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Opinion
Daily Times-Call Election Editorials

Publish Date: 10/22/2006

Elect Bob Beauprez

Colorado’s hard fought race for the governor’s office, to be decided in the Nov. 7 election, features Bob Beauprez, the Republican, and Bill Ritter, the Democrat.

Both Beauprez and Ritter have many years of experience in the state; both have worked hard and been successful in their chosen fields.

Because he has spent more time in the private sector, Beauprez would be the best candidate to lead Colorado in the critical next four years. His support by the National Federation of Independent Businesses is a key endorsement because Colorado is a small-business state. Small businesses are vital to our state’s economy and they will be in the future.

It may not be well known, but if it were not for the veto pen and public pronouncements of outgoing Gov. Bill Owens, Colorado could rapidly turn from a pro business state to a state where it is very hard to conduct business successfully. Because jobs and an expanding economy are vital to the people of Colorado, they should support Beauprez as governor.

This is not to suggest that Ritter is actively anti-business. But his supporters tend to favor an ever-expanding government, and it would be hard for Ritter to veto such legislation despite what may be very good intentions.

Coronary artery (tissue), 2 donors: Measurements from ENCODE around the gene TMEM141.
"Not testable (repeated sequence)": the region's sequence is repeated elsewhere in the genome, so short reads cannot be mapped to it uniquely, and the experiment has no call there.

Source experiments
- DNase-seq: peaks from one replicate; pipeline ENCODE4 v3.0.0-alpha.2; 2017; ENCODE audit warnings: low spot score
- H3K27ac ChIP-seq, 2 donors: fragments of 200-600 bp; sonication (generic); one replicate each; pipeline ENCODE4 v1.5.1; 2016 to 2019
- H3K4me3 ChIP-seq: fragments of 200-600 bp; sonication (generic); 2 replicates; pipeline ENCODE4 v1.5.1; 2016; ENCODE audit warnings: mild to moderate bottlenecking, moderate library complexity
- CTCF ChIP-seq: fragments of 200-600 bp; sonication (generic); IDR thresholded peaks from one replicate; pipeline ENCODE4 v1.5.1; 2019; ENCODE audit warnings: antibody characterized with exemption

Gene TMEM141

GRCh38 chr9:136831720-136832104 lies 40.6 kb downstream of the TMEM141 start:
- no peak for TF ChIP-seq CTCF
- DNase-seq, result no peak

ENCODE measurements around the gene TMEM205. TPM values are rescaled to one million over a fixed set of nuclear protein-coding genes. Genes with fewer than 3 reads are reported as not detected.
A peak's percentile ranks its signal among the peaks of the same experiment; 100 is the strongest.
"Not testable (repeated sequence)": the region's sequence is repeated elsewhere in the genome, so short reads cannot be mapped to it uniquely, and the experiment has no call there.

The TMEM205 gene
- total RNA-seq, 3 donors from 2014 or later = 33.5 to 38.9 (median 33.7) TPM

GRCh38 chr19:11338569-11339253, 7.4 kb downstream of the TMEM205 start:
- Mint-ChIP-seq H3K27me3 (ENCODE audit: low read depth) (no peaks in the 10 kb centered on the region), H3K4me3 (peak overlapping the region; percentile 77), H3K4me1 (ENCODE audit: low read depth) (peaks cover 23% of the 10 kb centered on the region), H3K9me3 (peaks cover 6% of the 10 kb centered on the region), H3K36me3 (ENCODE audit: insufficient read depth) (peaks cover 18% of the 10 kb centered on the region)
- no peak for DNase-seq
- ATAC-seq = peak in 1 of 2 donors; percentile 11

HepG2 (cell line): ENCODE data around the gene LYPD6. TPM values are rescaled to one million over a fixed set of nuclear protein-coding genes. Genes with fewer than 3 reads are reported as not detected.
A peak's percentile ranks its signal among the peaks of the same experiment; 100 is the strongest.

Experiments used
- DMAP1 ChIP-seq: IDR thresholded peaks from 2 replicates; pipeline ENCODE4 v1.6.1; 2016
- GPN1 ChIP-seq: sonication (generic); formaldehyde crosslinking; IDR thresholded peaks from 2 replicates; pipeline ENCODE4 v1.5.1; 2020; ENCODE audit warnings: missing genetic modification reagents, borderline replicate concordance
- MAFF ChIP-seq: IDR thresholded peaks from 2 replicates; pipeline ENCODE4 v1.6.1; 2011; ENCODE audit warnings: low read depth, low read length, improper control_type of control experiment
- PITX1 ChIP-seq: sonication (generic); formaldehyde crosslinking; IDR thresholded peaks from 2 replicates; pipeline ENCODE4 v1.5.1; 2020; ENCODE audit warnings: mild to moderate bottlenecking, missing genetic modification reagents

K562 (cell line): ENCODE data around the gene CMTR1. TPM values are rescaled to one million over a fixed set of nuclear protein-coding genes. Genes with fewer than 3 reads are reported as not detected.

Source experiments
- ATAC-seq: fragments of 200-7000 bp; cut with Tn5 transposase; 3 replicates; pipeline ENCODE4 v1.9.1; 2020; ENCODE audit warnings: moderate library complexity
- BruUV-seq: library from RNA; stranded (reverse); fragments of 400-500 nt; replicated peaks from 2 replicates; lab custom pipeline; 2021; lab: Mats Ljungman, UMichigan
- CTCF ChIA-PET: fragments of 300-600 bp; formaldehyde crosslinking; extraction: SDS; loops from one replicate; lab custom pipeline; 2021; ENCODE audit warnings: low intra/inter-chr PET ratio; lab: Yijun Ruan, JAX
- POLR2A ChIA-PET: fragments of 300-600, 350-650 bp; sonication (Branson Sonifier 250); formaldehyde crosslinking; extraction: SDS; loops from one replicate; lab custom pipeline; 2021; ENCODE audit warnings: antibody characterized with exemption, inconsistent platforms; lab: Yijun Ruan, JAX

The key, of course, is balance. There must be enough government to provide needed services whether in education or, unfortunately, prisons. Beauprez was probably wrong in not supporting Amendment C, which was approved by voters to give a five-year break from the Taxpayer’s Bill of Rights.

Beauprez’ background as a dairy farmer, banker and congressman has provided him with a wide range of beneficial experience. Ritter, too, has had a successful career as a prosecutor and, earlier in his career, as a relief worker bringing food and health and nutrition advice in Africa.

The fact that Ritter’s office offered a lot of plea bargains is not, in and of itself, unusual. What is troubling is that during his tenure as district attorney, there were 70 cases where Denver police fatally shot or wounded people and there were no prosecutions. Serving as a police officer is one of the most dangerous jobs imaginable, and no one challenges an officer’s right to defend himself or herself legitimately. But 70 such cases was an extreme and unreasonable number.

It seems likely that Beauprez would probably take a more clear and effective stance against illegal immigration, an issue of growing interest and concern to Coloradans, than would Ritter.

To his credit, Ritter and his supporters have run a very effective campaign and offered many plans for the future.

Beauprez, who has a significant amount of support in the state’s agricultural industry, says focusing on rural Colorado will be a priority of his if elected governor.

Pollsters and commentators months ago called the outcome of the governor’s race. But until all the votes are counted, the voters have not spoken.

Colorado is fortunate to have two major party candidates of strong ability to choose from.


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